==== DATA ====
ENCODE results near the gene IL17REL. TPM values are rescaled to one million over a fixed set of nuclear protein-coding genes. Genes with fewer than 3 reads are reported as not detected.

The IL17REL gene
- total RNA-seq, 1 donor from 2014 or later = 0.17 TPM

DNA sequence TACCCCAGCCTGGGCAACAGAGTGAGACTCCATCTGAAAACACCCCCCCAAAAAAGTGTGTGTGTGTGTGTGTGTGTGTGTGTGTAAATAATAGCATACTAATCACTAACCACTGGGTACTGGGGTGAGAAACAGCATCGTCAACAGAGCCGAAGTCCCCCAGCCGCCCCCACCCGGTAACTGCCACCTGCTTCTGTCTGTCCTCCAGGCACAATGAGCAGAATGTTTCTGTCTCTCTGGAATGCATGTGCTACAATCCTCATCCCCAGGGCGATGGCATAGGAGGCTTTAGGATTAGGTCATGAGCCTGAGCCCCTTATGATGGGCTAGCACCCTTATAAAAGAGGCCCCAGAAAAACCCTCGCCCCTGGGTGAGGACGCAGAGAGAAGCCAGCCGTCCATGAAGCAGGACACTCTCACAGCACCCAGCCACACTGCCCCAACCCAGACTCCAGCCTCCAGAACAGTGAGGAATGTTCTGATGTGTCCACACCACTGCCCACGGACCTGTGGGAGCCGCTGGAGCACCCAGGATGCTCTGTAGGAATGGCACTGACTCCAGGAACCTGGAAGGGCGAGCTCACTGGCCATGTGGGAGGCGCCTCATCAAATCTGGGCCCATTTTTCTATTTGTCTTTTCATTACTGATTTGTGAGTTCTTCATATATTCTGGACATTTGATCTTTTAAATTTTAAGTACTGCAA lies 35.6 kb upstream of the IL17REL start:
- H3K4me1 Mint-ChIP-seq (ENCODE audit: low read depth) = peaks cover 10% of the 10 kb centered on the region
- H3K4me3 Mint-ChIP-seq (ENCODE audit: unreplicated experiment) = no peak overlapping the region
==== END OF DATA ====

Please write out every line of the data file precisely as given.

ENCODE results near the gene IL17REL. TPM values are rescaled to one million over a fixed set of nuclear protein-coding genes. Genes with fewer than 3 reads are reported as not detected.

The IL17REL gene
- total RNA-seq, 1 donor from 2014 or later = 0.17 TPM

DNA sequence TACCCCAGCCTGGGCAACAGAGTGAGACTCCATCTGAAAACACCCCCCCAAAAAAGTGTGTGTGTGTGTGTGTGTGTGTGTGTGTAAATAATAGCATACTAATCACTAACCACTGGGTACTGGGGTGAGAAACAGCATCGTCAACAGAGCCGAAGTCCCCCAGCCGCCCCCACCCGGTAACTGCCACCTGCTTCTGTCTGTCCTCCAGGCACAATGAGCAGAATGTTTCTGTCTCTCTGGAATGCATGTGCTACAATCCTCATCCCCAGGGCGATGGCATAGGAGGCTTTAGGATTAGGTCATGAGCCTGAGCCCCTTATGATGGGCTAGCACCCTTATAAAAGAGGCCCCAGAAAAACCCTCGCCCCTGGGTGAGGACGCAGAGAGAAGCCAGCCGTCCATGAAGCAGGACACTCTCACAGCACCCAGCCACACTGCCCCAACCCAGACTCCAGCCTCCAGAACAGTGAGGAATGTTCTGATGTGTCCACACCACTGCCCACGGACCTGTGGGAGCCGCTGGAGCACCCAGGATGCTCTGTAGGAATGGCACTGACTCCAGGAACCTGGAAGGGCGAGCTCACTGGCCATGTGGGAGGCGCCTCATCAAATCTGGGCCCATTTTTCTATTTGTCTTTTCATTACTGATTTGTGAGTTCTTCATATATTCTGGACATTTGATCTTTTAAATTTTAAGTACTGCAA lies 35.6 kb upstream of the IL17REL start:
- H3K4me1 Mint-ChIP-seq (ENCODE audit: low read depth) = peaks cover 10% of the 10 kb centered on the region
- H3K4me3 Mint-ChIP-seq (ENCODE audit: unreplicated experiment) = no peak overlapping the region